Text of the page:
The first sentence means that all Phillip did was feed the cat. He didn’t pet the cat or pick it up or anything else. The second sentence means that Phillip fed the cat, but he didn’t feed the dog, the bird, or anyone else who might have been around.

When an adverb is modifying a verb phrase, the most natural place for it is usually the middle of the phrase.

We are quickly approaching the deadline.

Huan has always loved singing.

I will happily assist you.

When to avoid adverbs

Ernest Hemingway is often held up as an example of a great writer who detested adverbs and advised other writers to avoid them. In reality, it’s impossible and unnecessary to avoid adverbs altogether. Sometimes we need them, and all writers (even Hemingway) use them occasionally.

The trick is to avoid superfluous adverbs. When your verb or adjective doesn’t seem powerful or precise enough, instead of reaching for an adverb to add more color, try reaching for a stronger verb or adjective instead. For example, the following two sentences are both grammatically correct and mean the same thing, but you’ll probably agree that the second, in which the verb wrested does all the work that the adverbs forcefully and away are doing in the first, packs more of a punch.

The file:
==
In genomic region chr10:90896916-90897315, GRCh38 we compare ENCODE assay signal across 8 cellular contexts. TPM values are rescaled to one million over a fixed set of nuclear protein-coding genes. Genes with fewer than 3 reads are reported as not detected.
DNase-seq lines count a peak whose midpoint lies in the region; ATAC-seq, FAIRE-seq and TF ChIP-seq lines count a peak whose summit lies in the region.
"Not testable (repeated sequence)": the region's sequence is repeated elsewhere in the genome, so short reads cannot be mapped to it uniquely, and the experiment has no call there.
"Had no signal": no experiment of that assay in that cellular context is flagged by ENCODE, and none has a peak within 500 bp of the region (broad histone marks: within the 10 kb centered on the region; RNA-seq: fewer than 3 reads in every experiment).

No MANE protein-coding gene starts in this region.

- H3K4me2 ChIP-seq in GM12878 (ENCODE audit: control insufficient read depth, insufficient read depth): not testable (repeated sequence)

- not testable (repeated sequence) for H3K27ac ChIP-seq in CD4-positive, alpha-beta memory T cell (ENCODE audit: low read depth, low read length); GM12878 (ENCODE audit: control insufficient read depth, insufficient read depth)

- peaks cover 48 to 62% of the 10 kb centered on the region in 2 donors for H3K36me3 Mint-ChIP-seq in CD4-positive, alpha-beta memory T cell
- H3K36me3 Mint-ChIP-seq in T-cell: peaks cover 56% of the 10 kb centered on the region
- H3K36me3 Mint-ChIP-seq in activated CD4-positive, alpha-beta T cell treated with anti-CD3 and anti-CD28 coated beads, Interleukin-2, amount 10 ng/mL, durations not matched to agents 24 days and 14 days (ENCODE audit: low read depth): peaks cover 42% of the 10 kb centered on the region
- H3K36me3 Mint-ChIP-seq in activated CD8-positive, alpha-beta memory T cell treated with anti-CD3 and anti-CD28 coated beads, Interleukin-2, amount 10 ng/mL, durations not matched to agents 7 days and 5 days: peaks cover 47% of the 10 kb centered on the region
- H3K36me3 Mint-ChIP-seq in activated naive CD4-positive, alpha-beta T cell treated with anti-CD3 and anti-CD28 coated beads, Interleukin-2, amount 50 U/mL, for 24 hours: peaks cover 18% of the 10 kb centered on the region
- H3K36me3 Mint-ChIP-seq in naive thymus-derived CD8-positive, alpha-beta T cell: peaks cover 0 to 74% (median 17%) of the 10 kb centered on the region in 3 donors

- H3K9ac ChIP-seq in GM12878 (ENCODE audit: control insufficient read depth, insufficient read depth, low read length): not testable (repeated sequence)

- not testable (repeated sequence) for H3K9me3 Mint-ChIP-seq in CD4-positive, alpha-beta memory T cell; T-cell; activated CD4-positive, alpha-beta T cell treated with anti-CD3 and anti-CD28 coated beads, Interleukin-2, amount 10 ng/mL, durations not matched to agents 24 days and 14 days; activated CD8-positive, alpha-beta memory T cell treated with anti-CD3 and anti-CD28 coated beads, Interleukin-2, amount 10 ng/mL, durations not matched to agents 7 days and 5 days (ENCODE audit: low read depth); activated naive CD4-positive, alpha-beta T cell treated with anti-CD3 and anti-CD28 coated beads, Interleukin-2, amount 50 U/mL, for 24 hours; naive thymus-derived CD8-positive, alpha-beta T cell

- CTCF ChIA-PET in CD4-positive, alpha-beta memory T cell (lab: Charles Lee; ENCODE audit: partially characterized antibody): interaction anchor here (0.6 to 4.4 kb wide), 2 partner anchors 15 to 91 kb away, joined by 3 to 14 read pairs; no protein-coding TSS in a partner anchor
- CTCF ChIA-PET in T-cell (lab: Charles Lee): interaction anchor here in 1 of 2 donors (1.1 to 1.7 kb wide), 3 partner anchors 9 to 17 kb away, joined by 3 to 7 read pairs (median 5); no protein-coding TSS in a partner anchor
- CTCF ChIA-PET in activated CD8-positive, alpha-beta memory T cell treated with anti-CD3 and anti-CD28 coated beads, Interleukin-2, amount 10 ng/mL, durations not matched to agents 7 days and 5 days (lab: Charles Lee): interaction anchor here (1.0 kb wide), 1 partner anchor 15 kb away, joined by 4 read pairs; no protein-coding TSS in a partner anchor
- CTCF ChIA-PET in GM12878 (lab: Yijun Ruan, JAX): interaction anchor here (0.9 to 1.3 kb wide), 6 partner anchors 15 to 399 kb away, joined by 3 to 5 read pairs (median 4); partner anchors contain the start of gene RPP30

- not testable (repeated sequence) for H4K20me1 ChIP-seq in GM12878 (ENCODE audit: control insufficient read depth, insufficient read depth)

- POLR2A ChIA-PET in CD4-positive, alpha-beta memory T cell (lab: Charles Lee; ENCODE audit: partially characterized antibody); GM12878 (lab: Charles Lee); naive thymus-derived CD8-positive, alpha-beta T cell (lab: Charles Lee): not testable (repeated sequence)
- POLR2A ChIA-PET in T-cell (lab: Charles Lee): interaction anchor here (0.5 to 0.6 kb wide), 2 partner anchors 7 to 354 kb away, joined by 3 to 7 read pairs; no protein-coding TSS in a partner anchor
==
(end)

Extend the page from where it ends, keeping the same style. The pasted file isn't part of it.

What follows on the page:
The board forcefully took control away from the founder.

The board wrested control from the founder.

If you find yourself piling on the adverbs, many times you cancome up with a better word, and your writing will be stronger for it.